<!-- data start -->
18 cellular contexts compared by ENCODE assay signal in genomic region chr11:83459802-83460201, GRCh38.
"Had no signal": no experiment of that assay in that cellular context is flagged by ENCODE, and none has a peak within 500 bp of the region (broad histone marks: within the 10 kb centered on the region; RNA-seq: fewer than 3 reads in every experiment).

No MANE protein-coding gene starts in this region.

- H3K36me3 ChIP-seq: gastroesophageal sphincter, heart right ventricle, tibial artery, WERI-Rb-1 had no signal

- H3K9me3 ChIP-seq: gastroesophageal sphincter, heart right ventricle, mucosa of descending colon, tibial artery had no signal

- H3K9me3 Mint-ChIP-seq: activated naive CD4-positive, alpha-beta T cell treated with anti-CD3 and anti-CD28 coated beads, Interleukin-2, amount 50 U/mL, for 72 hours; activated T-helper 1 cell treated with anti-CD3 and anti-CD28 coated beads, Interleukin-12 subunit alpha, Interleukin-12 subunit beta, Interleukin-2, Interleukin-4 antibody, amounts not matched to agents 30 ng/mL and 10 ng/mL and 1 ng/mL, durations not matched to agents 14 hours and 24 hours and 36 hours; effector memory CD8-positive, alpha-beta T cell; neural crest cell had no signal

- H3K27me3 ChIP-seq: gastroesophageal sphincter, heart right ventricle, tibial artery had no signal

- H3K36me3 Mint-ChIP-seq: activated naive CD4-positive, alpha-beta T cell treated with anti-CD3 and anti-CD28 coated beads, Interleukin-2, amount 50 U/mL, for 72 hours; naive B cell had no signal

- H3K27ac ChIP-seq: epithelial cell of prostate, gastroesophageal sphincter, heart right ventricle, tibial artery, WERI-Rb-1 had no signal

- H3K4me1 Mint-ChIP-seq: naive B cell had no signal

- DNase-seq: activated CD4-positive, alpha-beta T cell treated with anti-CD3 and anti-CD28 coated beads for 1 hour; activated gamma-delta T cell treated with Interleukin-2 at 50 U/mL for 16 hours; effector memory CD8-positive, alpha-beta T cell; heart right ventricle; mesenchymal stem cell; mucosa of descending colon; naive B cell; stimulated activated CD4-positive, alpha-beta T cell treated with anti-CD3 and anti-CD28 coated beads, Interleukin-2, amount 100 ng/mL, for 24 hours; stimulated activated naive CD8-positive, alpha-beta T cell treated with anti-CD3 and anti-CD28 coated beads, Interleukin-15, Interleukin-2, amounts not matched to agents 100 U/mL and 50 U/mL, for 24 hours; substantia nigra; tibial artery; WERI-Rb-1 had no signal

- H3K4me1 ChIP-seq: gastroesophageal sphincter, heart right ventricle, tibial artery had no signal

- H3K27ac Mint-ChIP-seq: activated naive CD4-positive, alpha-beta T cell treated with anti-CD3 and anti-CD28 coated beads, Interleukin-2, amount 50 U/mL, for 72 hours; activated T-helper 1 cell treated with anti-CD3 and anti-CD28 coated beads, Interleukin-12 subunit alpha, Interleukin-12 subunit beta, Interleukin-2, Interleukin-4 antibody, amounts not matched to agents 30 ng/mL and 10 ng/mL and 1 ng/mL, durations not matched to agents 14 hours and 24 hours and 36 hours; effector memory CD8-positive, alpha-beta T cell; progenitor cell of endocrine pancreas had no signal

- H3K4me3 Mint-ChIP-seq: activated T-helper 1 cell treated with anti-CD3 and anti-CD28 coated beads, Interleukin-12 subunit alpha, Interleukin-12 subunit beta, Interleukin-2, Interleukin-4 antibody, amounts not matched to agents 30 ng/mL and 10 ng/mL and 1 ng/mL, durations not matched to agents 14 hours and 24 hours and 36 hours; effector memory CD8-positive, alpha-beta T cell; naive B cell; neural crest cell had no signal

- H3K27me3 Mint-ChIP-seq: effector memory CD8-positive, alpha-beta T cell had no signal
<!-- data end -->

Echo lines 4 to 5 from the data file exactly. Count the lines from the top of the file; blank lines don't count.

- H3K36me3 ChIP-seq: gastroesophageal sphincter, heart right ventricle, tibial artery, WERI-Rb-1 had no signal

- H3K9me3 ChIP-seq: gastroesophageal sphincter, heart right ventricle, mucosa of descending colon, tibial artery had no signal